“In man, reason ought to reign like a king, and it does truly reign when it makes itself loyally subject to faith and serves God.”
For me, all it took was for someone to point out the utilitarianism latent in Jack Bauer’s school of thought. Once the lie was identified, the antidote was not far behind. I went from nationalism to Calvinism and from Calvinism to the Catholic Church. These days, I am still fiercely on the side of good against evil. I am still fond of soldiers, though not at all of war, unless the defeat of evil requires it. On a Tuesday seventeen years ago, a day very different from Tuesday, September 11, 2018, war was required to defeat the evil that terrorized us. I hope and pray that reason—and not nationalism or utilitarianism— continues to reign whenever we decide to defend our nation—much like it reigned that day.
“War must be, while we defend our lives against a destroyer who would devour all; but I do not love the bright sword for its sharpness, nor the arrow for its swiftness, nor the warrior for his glory. I love only that which they defend” — J.R.R. Tolkien (The Two Towers).
This article was originally published on the Ascension Blog on April 16, 2018. It has been modified in commemoration of September 11, 2001. May we never forget the innocent who died that day, and those who fought and continue to fight for an end to terrorism.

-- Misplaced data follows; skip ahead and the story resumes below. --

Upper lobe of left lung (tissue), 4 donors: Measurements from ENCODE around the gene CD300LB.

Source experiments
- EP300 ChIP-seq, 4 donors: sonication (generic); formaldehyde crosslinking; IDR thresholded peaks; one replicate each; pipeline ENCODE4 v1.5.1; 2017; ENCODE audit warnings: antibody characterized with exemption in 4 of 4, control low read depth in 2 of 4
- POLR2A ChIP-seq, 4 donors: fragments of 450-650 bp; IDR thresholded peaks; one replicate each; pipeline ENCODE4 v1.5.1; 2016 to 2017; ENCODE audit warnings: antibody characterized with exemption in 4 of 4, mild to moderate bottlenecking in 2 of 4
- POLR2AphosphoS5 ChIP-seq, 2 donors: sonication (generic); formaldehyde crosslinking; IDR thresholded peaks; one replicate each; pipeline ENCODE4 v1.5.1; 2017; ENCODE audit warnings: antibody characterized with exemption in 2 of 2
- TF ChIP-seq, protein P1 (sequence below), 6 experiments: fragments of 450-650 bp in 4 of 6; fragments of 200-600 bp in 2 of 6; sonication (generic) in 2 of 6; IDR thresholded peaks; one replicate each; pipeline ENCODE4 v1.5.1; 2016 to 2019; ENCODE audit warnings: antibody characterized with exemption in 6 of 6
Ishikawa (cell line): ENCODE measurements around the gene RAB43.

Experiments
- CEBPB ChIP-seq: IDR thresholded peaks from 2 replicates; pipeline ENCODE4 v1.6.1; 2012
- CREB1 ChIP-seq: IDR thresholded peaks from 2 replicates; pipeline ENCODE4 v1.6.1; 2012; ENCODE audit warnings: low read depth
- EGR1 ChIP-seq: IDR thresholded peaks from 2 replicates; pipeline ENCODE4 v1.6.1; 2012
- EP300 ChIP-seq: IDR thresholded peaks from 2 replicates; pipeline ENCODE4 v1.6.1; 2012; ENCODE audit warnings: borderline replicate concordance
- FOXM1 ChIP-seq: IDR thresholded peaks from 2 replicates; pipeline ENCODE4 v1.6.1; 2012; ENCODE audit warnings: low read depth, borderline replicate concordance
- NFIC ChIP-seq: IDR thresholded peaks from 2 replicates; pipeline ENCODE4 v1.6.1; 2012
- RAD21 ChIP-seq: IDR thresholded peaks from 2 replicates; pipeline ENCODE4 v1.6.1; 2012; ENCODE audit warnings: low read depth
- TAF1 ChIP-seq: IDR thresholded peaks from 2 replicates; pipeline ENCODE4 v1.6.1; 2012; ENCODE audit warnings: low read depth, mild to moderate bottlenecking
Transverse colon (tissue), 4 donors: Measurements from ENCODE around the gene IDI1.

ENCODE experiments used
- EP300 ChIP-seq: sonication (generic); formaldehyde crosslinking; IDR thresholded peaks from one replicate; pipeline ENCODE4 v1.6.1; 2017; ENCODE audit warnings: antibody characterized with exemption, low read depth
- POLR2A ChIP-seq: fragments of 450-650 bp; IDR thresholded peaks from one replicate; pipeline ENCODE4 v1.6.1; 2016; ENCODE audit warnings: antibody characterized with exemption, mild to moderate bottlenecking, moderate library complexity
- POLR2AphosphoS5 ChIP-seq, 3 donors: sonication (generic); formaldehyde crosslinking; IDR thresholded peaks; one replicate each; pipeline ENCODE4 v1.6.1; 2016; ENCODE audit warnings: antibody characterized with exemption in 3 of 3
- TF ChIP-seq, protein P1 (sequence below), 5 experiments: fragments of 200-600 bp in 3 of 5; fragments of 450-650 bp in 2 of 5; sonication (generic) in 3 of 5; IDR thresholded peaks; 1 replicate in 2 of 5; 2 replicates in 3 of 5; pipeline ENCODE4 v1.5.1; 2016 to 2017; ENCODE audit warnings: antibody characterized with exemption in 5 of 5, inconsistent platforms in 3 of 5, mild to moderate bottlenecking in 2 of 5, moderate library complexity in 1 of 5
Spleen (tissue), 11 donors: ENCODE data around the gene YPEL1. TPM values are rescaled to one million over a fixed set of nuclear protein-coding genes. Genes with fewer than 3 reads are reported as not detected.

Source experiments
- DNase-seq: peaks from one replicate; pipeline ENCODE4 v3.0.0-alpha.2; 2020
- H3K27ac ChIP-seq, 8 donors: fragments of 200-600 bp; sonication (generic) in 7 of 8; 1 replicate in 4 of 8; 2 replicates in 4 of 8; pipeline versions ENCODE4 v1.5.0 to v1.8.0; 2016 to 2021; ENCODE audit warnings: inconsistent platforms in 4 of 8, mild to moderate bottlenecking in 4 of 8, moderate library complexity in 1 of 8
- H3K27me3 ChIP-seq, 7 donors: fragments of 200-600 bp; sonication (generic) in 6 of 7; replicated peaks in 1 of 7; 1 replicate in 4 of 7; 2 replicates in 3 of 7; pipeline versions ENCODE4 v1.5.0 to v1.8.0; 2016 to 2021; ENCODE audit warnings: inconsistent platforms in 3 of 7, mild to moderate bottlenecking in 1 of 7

David Kilby, editor, contributed to this modified version.
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About Anthony Yetzer
Anthony joined Ascension in 2017. He studied history at Thomas Edison State University in Trenton, New Jersey and is currently pursuing a master’s degree in philosophy from Holy Apostles College and Seminary in Cromwell, Connecticut. Firmly of the opinion that modern philosophy started as a debate club for those with OCD, he hopes to proclaim the problems this has created, the alienation of man from God and his fellow man, and the hope for redemption of the same via a return from abstraction to relation. Or, as someone much more articulate than him once said, we ought to “love one another” (John 13:34). When not reading or writing, he can be found living the active life contemplatively, serving as cantor at his church, and shooting clay pigeons with his wife, Kaitlynn.